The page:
A Senate Inquiry will hear evidence today of government aged care funding contributing to overt profiteering by for-profit providers, putting residents and their care second to excessive corporate revenue within the sector.

Tax avoidance and profit shifting within the sector will be a key focus of the Australian Nursing and Midwifery Federation’s (ANMF) appearance at today’s Senate Inquiry into financial practices in Aged Care.

A joint ANMF report found Australian taxpayers, via Government funding, contribute around 70% of the expenditure in aged care in Australia. Last year, the six largest providers (Bupa, Opal, Regis, Estia, Japara, and Allity) received over AUD $2.17 billion in government subsidies – which helped provide 72% of their total revenue.

The Committee has heard from Allity and will today seek answers from Opal, Estia and Japara. Bupa and Regis will not be making an appearance.

General Secretary of NSW Nurses and Midwives’ Association (NSWNMA), Brett Holmes said it was time the public saw this blatant disregard for our elderly and demand the government do more to regulate funding for the sector.

“The aged care sector is in a staffing crisis, yet for-profit providers are profiteering from Commonwealth funding and avoiding paying their fair share of tax,” said Mr Holmes.

“It’s time to put an end to this corporate welfare and make sure taxpayers’ money is tied to care. Operators should only receive taxpayer funding if they can prove it will be spent on residents, not for the purpose of boosting their profit margins.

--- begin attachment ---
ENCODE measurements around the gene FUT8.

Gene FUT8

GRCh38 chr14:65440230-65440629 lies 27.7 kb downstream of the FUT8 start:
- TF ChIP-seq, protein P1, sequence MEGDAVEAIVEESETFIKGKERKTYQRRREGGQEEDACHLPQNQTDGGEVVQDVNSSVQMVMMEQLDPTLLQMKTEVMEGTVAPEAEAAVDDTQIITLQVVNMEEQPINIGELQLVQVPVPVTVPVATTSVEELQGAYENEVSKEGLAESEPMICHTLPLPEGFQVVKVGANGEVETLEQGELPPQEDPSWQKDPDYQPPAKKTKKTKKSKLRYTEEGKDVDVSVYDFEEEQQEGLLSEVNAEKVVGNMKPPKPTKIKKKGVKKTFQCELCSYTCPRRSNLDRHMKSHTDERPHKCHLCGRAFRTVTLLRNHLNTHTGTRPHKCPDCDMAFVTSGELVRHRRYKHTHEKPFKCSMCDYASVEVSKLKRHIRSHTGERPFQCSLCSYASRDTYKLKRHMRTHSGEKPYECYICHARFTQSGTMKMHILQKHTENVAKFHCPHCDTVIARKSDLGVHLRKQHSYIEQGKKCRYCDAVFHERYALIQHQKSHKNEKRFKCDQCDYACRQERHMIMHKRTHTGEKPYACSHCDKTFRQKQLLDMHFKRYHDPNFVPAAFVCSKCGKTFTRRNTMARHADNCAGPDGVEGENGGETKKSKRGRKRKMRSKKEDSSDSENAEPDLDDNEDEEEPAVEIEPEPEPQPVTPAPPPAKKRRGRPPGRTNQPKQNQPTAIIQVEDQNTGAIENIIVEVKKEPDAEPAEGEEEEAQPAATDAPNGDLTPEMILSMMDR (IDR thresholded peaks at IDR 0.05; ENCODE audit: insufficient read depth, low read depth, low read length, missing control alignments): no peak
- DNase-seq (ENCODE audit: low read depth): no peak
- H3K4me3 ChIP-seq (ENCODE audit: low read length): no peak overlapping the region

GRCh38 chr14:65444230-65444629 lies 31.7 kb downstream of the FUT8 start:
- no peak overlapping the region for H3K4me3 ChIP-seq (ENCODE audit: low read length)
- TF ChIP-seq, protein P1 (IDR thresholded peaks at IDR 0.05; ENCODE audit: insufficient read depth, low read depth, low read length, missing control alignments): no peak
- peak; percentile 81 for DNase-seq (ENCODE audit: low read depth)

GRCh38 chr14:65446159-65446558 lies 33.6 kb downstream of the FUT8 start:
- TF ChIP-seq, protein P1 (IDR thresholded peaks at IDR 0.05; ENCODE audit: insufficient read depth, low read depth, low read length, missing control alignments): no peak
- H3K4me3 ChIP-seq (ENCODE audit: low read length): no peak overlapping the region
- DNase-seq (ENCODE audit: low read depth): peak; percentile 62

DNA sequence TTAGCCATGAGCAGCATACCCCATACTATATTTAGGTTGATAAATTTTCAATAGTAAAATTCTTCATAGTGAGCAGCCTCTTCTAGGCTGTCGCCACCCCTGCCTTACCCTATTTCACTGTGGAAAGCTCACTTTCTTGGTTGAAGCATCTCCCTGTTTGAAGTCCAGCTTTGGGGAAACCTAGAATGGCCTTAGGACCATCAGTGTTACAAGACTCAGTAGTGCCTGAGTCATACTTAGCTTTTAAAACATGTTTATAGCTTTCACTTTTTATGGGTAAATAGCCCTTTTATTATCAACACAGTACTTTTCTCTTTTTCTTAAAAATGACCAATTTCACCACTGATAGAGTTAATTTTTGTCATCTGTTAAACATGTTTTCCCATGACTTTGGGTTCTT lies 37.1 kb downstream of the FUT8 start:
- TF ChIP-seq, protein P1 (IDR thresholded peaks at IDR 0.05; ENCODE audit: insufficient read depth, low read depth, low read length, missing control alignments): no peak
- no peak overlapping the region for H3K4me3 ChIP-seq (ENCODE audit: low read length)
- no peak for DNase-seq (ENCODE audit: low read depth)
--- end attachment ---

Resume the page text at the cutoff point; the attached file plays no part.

“It is not for providers to self-regulate this issue. This is an industry that provides care to the most vulnerable. Therefore, the same protections afforded to children, must also be afforded to the elderly. Mandated ratios of staffing and skills mix that is determined by an evidence-based model of care and regulated must be applied to the sector.”

Of particular concern to the NSWNMA is the cost-saving exercise by for-profit providers to reduce nursing hours, which is resulting in a dilution of skill mix across the sector.

According to the Australian Institute of Health and Welfare, around 55% of residents in residential aged care facilities are now assessed as having high complex healthcare needs, a rise of over 40% since 2009. However, during the same period there has been a 5% decrease in the number of nurses within the skills mix and 7% increase in unlicensed personal care workers.

An equivalent scenario has recently been brought to the attention of the NSWNMA at Japara’s Wyong Aged Care Facility, which may see a reduction of 5.5 full time equivalent nursing positions. This is just one of the many workload issues the NSWNMA is currently addressing in aged care.

In a show of support for mandated ratios in the sector and to call for an end to corporate welfare, aged care workers on the Central Coast will be joining together from 11am today at Bateau Bay.

(Visited 320 times, 1 visits today)